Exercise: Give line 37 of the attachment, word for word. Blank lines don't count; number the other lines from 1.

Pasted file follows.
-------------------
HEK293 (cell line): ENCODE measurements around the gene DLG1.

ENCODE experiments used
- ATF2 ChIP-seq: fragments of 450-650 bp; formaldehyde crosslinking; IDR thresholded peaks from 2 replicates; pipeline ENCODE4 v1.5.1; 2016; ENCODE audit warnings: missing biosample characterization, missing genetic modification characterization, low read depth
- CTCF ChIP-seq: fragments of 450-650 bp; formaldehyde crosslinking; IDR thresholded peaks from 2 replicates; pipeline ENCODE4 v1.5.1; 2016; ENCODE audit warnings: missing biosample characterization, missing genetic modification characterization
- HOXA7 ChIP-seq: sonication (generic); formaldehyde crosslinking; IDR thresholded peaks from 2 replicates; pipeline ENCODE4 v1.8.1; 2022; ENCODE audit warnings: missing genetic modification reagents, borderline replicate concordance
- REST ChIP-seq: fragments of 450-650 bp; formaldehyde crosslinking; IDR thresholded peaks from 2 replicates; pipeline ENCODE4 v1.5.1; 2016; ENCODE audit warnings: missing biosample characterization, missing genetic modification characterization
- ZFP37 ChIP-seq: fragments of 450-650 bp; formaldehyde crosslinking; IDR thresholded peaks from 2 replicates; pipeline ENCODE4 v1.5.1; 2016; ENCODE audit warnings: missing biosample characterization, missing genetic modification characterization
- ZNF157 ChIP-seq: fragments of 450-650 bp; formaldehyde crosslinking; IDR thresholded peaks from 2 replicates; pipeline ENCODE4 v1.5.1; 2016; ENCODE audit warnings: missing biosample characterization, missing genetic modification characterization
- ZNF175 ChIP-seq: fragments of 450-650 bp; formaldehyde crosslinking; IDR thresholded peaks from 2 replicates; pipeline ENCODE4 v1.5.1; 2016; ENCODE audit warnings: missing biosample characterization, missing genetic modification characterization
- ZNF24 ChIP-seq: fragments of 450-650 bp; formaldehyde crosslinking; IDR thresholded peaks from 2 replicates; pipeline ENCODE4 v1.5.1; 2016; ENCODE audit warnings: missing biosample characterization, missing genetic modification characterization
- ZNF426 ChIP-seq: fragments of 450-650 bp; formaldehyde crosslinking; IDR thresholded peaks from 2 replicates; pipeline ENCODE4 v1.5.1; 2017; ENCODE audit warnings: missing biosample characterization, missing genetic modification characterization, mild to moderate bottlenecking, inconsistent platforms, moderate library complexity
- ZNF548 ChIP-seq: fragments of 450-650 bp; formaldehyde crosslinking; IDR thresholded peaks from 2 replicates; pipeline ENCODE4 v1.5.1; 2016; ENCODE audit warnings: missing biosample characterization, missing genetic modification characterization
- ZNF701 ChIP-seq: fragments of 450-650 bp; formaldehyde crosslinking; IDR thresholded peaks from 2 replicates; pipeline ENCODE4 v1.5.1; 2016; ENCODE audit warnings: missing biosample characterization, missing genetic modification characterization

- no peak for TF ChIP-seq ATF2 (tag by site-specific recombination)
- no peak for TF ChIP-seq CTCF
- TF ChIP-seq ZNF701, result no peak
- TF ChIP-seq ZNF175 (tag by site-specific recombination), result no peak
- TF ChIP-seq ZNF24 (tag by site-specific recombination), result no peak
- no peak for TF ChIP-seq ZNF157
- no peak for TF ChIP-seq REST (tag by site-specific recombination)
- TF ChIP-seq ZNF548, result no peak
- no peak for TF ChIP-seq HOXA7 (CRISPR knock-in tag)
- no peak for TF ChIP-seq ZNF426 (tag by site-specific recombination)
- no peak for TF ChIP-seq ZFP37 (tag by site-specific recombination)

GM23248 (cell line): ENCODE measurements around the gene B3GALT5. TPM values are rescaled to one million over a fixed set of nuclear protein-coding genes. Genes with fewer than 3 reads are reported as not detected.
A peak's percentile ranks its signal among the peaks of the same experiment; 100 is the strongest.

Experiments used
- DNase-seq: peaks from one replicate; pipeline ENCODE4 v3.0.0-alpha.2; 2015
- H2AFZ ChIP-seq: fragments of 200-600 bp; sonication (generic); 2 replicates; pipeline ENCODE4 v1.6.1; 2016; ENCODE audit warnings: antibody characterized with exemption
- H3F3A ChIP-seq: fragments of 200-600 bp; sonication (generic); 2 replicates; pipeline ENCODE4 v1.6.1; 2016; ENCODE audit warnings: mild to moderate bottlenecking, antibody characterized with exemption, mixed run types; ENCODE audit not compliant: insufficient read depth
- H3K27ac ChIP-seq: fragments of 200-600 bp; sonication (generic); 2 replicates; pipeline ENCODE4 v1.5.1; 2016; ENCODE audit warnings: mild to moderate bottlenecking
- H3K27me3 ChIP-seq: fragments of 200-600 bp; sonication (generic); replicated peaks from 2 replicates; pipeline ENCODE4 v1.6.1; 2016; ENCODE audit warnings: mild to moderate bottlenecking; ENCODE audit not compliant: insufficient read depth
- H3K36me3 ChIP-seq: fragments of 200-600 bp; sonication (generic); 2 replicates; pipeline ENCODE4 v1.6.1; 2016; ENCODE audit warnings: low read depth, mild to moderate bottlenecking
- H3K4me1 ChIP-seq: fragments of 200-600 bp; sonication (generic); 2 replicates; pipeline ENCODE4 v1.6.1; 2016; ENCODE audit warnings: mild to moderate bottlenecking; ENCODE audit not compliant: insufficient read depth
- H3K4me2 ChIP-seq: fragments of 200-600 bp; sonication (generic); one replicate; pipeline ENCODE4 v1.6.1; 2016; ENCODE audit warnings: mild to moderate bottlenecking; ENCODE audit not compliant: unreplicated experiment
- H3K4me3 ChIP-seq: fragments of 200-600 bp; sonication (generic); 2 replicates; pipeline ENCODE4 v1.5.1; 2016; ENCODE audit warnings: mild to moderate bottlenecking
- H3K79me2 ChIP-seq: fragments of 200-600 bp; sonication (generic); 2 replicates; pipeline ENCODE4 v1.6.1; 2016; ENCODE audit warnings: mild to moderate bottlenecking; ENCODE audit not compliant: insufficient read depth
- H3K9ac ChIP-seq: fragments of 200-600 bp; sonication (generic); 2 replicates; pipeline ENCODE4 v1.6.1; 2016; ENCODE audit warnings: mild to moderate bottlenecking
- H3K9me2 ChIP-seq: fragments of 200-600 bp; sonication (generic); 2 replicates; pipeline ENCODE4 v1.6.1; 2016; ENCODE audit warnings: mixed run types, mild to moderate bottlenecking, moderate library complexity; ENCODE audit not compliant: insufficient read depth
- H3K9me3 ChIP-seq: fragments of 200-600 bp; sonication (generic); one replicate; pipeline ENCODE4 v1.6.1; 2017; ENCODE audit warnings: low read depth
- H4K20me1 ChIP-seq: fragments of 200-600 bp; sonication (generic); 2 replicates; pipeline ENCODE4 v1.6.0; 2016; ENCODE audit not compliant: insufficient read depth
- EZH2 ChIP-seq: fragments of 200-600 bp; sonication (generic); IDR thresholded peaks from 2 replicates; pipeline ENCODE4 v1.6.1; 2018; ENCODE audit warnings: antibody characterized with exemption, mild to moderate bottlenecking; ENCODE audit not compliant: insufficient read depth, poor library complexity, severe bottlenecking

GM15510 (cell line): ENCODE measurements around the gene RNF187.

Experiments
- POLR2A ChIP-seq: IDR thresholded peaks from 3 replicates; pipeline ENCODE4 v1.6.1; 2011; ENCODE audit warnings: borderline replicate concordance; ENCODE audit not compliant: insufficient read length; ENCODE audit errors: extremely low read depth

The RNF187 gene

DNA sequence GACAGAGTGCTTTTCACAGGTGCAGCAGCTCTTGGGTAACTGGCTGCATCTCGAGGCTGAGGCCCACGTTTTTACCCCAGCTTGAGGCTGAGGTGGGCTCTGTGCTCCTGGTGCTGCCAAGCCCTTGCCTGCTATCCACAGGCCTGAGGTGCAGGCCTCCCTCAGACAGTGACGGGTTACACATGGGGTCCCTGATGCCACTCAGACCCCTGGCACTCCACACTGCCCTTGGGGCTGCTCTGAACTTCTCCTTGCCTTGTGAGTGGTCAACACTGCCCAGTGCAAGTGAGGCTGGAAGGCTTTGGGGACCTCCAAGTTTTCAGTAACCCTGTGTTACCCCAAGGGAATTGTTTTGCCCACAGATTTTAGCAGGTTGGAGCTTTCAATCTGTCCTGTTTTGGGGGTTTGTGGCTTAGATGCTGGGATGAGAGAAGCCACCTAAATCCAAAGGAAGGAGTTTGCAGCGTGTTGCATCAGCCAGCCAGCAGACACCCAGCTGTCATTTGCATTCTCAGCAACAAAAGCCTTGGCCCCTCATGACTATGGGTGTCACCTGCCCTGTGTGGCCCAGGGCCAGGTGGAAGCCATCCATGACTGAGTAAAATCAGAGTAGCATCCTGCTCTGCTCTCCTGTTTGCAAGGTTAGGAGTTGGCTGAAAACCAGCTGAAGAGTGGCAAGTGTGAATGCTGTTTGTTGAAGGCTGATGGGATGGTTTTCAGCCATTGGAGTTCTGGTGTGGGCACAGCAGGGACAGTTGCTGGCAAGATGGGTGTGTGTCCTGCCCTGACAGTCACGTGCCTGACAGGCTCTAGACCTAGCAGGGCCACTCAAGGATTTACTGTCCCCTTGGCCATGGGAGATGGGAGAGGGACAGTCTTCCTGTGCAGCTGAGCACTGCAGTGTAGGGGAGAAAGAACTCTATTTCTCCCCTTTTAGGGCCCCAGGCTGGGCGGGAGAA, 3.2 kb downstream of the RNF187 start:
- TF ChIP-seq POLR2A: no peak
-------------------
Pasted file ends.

- H3K79me2 ChIP-seq: fragments of 200-600 bp; sonication (generic); 2 replicates; pipeline ENCODE4 v1.6.1; 2016; ENCODE audit warnings: mild to moderate bottlenecking; ENCODE audit not compliant: insufficient read depth